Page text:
Some are saying that Brown won because "the independents are angry". Which in my mind begs the question: was Ted Kennedy only winning those unconscionably numerous terms of office because he benefited from straight-ticket voting: something that, to the best of my knowledge, wasn't an option in yesterday's election? Seems to me that's an insult to ol' Teddy's memory: as if openly admitting that he couldn't win election on his own merit but rather had to ride the coattails of the Democrat Party.
I've never been in favor of allowing straight-ticket voting anyway. If you're going to the polls to cast a ballot, you should be compelled to think long and hard about who exactly you're voting for. Voting is a right, but it's one bought with too much precious blood to be an overly convenient one.
Anyhoo, the real reason why I'm not really feelin' anything one way or the other about this election is because in the saner world of another time, this election wouldn't have happened and Ted Kennedy likely would never have gotten close to a Senate seat anyway. Because before the Seventeenth Amendment was passed, senators were elected by the state legislatures! The Founders meant for the House to represent the people and for the Senate to represent the states. It's the way it was until 1912 when the Seventeenth was ratified and senators were elected by popular vote.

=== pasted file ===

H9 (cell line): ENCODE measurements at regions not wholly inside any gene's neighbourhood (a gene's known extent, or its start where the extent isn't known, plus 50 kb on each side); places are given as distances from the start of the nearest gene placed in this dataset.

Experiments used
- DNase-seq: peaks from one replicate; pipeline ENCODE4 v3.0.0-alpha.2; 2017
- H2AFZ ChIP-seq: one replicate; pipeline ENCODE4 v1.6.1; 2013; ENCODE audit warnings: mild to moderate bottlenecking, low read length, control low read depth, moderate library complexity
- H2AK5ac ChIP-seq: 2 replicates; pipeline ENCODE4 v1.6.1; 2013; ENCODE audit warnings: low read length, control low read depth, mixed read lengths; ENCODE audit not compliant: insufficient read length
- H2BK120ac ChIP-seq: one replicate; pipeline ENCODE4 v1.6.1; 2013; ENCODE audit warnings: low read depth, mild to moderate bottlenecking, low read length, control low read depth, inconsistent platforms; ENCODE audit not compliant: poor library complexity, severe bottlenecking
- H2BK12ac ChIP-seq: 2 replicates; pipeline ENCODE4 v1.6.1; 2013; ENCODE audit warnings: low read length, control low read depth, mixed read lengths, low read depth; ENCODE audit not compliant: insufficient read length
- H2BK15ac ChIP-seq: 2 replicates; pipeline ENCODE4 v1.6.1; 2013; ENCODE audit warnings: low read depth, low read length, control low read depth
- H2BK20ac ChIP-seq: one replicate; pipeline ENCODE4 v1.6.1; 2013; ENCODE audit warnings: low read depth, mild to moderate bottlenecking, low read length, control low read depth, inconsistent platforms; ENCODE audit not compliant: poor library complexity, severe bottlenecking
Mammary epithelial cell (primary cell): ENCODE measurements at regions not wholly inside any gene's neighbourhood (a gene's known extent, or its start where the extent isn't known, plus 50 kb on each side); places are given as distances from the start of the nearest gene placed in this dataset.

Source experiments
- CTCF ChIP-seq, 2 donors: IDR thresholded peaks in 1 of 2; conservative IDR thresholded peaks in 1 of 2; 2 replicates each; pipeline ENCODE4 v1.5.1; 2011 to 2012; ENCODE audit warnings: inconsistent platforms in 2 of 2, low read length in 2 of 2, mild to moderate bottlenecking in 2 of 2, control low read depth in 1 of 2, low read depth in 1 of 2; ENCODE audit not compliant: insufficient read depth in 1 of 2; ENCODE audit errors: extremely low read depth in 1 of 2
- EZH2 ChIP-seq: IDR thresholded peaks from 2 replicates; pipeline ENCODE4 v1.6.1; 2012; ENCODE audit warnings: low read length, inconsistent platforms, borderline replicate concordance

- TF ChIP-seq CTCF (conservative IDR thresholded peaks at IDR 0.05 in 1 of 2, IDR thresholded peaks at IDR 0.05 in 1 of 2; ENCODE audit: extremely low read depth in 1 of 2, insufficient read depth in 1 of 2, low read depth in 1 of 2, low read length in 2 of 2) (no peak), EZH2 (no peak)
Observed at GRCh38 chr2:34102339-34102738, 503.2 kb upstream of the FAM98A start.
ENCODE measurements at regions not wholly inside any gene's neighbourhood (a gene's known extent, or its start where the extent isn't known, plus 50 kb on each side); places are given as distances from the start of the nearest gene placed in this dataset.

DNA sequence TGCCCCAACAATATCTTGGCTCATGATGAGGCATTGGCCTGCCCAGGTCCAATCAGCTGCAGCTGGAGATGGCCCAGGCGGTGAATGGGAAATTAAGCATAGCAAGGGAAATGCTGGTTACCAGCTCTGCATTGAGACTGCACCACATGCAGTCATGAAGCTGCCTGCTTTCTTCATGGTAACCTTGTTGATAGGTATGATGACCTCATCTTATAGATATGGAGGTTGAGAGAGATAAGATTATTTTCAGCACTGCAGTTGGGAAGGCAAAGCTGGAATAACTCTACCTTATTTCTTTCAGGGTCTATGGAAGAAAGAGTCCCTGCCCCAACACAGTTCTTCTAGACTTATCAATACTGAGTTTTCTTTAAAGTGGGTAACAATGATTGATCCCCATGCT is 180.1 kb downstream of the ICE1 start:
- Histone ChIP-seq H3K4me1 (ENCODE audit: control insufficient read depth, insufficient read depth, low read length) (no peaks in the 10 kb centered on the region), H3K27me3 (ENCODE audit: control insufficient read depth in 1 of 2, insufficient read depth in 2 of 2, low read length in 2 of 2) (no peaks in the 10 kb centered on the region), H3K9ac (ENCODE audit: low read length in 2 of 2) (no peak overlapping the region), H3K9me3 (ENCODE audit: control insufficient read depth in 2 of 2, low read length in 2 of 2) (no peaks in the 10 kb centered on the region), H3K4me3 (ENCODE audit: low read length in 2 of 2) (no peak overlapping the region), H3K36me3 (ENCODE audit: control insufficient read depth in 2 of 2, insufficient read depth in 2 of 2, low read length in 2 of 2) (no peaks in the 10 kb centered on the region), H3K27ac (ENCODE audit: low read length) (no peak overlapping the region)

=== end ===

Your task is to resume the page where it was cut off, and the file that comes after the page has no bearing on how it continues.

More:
Sure, there were problems with the previous method of electing senators. But you tell me: could it possibly have been any worse than the dirty, corrupt slugfest that modern Senate campaigns have become?
Consider this also: would something like "health care reform" stand even a remote chance of becoming an inssue in a Senate made up of members who were sent their by their respective states, rather than be installed (for lack of a better word) by political parties?
The Seventeenth Amendment has proven to be a failure more spectacular than Prohibition. It should be repealed and the election of senators returned to the individual state legislatures.
I wish Scott Brown all the best as he begins serving the people of Massachusetts in the United States Senate. But the fact of the matter remains: those of his caliber deserve a more dignified way of coming to the Senate.
And we the people deserve that as well.